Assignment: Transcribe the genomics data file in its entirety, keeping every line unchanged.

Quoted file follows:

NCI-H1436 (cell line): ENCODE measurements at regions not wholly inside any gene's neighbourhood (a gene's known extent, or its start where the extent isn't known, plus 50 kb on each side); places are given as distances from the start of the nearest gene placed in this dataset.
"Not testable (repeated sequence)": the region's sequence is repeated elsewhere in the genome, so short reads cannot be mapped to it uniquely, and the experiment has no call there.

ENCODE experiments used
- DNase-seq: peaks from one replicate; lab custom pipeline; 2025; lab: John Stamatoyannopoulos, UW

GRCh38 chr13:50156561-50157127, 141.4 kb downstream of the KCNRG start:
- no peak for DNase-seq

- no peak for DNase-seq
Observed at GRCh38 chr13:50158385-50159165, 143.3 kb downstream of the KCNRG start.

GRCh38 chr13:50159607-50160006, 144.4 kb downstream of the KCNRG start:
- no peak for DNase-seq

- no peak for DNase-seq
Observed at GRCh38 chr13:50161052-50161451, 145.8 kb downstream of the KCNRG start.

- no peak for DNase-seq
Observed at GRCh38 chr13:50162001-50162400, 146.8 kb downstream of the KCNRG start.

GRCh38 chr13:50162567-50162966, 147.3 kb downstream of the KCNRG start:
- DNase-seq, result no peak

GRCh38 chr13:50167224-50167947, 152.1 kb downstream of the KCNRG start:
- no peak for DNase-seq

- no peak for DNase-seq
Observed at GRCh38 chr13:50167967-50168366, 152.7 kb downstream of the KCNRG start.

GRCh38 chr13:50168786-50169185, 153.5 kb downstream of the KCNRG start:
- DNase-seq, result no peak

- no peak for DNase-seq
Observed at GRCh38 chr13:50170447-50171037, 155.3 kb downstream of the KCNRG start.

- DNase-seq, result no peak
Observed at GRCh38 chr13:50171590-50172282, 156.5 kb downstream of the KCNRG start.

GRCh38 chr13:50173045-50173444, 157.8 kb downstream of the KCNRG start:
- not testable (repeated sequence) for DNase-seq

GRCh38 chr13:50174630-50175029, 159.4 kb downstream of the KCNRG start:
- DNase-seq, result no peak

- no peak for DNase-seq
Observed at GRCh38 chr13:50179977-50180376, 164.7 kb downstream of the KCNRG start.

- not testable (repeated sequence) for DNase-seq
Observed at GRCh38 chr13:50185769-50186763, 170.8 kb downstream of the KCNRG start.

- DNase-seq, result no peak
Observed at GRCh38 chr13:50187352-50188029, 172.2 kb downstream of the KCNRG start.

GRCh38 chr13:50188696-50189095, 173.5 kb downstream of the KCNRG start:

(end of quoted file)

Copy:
NCI-H1436 (cell line): ENCODE measurements at regions not wholly inside any gene's neighbourhood (a gene's known extent, or its start where the extent isn't known, plus 50 kb on each side); places are given as distances from the start of the nearest gene placed in this dataset.
"Not testable (repeated sequence)": the region's sequence is repeated elsewhere in the genome, so short reads cannot be mapped to it uniquely, and the experiment has no call there.

ENCODE experiments used
- DNase-seq: peaks from one replicate; lab custom pipeline; 2025; lab: John Stamatoyannopoulos, UW

GRCh38 chr13:50156561-50157127, 141.4 kb downstream of the KCNRG start:
- no peak for DNase-seq

- no peak for DNase-seq
Observed at GRCh38 chr13:50158385-50159165, 143.3 kb downstream of the KCNRG start.

GRCh38 chr13:50159607-50160006, 144.4 kb downstream of the KCNRG start:
- no peak for DNase-seq

- no peak for DNase-seq
Observed at GRCh38 chr13:50161052-50161451, 145.8 kb downstream of the KCNRG start.

- no peak for DNase-seq
Observed at GRCh38 chr13:50162001-50162400, 146.8 kb downstream of the KCNRG start.

GRCh38 chr13:50162567-50162966, 147.3 kb downstream of the KCNRG start:
- DNase-seq, result no peak

GRCh38 chr13:50167224-50167947, 152.1 kb downstream of the KCNRG start:
- no peak for DNase-seq

- no peak for DNase-seq
Observed at GRCh38 chr13:50167967-50168366, 152.7 kb downstream of the KCNRG start.

GRCh38 chr13:50168786-50169185, 153.5 kb downstream of the KCNRG start:
- DNase-seq, result no peak

- no peak for DNase-seq
Observed at GRCh38 chr13:50170447-50171037, 155.3 kb downstream of the KCNRG start.

- DNase-seq, result no peak
Observed at GRCh38 chr13:50171590-50172282, 156.5 kb downstream of the KCNRG start.

GRCh38 chr13:50173045-50173444, 157.8 kb downstream of the KCNRG start:
- not testable (repeated sequence) for DNase-seq

GRCh38 chr13:50174630-50175029, 159.4 kb downstream of the KCNRG start:
- DNase-seq, result no peak

- no peak for DNase-seq
Observed at GRCh38 chr13:50179977-50180376, 164.7 kb downstream of the KCNRG start.

- not testable (repeated sequence) for DNase-seq
Observed at GRCh38 chr13:50185769-50186763, 170.8 kb downstream of the KCNRG start.

- DNase-seq, result no peak
Observed at GRCh38 chr13:50187352-50188029, 172.2 kb downstream of the KCNRG start.

GRCh38 chr13:50188696-50189095, 173.5 kb downstream of the KCNRG start: